My life changed in 1985, with the publication of TSR Games’ LANKHMAR – CITY OF ADVENTURE release.
Six years of playing Dungeons and Dragons led to that moment, an open adventure where friends and I could lay out the city map and do anything we wanted.
As the Dungeon Master, it was my job to guide those stories. I took my role seriously, finally realizing this game I loved — that saved my life — was a shared story with close friends…not a thing I ran them through in an attempt to work out my many issues when I was younger.
Those years of playing the game since 1979 culminated in Fritz Lieber’s world…in an apartment in Grapevine, Texas…
Enter the Flow
In the years before the publication of Lankhmar, City of Adventure, Dungeons and Dragons consisted of very determined modules that told a budding Dungeon Master exactly what to do.
Nothing was left to wonder: if the party turned right or left, you knew exactly what they encountered. But with Lankhmar…everything was so wide open. You were given a map and a guide, but few adventures. It was up to you to make legendary stories happen in that city near the Great Marsh.
Oh, How We Flowed
We answered the call — everyone I played with seemed to understand that all our years of gaming came to this moment and place: a free-form map and book of rules that let us decide our fates.
Do you see those blank spaces in the map?
Those were places left entirely up to us to build.
How did we build them?
TSR Games gave us geomorphs…little squares where we could say what the buildings were (and who resided within).
Just like that, this established realm belonged as much to us as it did to Fritz Lieber.
(Because in those blank spaces, game designers did something wonderful: they let those playing the game decide what each of those blank squares contained, effectively making this massive place our own!)
How Did All this Make Me a [Better] Writer?
Lankhmar mattered because I had no choice but keep my friends entertained for hours on the fly. And that’s helped me greatly as a novelist.
I know some people say a novel should be a well plotted thing, but an international author who has been nominated for the Pulitzer Prize (multiple times) would argue otherwise:
I’m not saying the adventures in Lankhmar I came up with in the moment were akin to the novels of Haruki Murakami, but…Lankhmar taught me how to tell stories when pressured to come up with something great.
If I came up with something ridiculous, I couldn’t throw it away — I had to decide why a ridiculous thing occurred in an instant to keep a story going…or disappoint a group of people right there before me in real time.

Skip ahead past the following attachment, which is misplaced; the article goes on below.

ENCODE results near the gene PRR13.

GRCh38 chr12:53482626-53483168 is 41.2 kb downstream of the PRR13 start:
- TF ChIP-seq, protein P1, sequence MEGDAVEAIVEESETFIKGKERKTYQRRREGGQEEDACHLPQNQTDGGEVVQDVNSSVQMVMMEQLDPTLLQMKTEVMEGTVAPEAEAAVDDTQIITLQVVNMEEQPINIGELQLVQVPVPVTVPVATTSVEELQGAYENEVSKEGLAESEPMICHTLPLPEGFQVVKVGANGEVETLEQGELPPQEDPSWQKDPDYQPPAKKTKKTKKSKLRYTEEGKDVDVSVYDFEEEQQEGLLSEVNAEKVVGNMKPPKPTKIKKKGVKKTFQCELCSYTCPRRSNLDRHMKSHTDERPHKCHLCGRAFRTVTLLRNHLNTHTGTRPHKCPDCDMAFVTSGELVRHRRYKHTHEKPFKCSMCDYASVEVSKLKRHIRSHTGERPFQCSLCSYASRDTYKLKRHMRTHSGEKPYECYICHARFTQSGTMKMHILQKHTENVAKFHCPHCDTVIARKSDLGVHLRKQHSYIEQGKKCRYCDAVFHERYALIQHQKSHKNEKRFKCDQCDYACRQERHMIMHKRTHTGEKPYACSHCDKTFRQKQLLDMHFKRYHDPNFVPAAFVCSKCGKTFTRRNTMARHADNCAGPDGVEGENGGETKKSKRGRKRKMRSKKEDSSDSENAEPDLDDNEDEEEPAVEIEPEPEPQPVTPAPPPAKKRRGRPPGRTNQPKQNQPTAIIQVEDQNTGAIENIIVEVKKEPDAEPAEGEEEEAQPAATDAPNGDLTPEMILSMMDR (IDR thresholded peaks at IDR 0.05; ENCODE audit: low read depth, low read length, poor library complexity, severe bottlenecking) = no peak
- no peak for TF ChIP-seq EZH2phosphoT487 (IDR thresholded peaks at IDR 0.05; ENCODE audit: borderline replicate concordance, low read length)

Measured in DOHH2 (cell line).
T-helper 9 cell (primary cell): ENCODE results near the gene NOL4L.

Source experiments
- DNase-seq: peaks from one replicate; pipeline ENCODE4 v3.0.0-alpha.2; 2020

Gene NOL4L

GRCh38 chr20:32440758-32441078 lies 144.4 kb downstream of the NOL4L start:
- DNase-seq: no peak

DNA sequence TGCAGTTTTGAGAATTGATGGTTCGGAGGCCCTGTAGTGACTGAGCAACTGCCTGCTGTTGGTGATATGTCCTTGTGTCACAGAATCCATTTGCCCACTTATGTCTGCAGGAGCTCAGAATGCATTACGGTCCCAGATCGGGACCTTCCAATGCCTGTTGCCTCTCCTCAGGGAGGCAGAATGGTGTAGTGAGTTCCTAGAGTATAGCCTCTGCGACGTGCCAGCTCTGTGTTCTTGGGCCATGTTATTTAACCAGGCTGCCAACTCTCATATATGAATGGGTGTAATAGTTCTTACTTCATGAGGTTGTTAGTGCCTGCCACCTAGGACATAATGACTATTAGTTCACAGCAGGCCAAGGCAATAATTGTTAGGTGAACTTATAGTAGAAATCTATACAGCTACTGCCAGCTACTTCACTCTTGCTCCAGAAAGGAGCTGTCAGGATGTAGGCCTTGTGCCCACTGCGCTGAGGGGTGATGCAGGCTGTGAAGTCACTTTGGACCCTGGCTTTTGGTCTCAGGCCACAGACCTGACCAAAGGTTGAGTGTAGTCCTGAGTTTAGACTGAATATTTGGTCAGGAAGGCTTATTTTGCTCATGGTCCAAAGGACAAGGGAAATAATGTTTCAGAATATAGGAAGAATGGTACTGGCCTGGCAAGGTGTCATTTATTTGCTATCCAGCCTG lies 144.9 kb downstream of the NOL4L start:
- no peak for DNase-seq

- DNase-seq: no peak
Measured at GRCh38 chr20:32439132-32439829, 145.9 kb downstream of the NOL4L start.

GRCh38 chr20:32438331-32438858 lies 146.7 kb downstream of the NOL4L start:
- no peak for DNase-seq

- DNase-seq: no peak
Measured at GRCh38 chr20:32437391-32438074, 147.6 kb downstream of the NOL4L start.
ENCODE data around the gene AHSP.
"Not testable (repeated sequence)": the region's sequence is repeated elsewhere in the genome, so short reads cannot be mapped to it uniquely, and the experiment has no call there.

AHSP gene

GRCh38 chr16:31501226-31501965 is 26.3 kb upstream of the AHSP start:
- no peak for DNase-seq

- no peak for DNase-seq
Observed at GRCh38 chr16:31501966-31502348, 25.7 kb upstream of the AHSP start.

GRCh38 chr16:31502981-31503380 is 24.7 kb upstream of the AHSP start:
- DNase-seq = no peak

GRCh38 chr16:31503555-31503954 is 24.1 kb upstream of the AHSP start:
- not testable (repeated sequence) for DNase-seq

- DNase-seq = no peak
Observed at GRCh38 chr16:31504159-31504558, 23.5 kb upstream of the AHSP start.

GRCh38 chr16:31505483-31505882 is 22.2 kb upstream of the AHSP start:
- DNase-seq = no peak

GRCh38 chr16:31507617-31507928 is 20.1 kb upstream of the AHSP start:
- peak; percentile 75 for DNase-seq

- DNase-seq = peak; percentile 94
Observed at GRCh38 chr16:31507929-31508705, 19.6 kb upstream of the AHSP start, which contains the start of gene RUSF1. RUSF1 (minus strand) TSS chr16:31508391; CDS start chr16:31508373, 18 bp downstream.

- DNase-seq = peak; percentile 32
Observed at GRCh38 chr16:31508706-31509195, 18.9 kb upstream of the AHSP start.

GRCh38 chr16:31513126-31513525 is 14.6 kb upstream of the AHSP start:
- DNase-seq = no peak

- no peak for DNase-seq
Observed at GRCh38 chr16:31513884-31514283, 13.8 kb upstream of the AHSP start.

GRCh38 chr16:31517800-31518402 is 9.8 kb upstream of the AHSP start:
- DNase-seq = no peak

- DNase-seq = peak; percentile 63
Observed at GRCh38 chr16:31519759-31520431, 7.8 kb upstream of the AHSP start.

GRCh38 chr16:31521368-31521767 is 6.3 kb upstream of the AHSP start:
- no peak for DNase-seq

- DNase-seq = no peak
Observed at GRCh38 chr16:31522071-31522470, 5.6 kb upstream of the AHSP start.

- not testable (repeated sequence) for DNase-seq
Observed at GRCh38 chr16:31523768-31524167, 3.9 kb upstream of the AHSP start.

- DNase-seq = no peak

Now that I write novels, it’s not much different: there, in a moment, I make decisions that affect story.
Over and over — thousands of times…
But It’s Just a Game…
Some may say Dungeons and Dragons is just a game, but I discovered it the same time I discovered the writing of John Cheever, Stephen King, Robert Pirsig, and John Irving.
This is not to say my games for friends compares to literary works, but it’s to totally say that in junior high — in the worst years of my life — the seeds of how stories come together were planted.
Today, I like to think I write with confidence.
And if you agree…as much as the writers I just mentioned (and so many more) factor in to that ability, Dungeons and Dragons (specifically that Lankhmar sourcebook) played a role as well.
(Nevermind that I pay the bills as a tech writer…whose first tech writing was done creating my own homebrew Dungeons and Dragons realms as a kid.)
(I owe so much to this game…)
I can’t work the way Murakami claims to. Even if my story departs from the intended plot, I must have some sort of plot (or theme or even tone) in mind when I start or my effort is consistently “wasted.” There are too many stalled works in my files, works that I began with no end or purpose in mind for me to try that technique any more. I liken my process to a train ride. I know where I am going to start, and I know my destination. I may even know some of the stops along the way. But all the rest of it on the journey, the scenery, the delays, the conversations, the people, is generally a surprise to me.
As for D&D, I’ve never played it.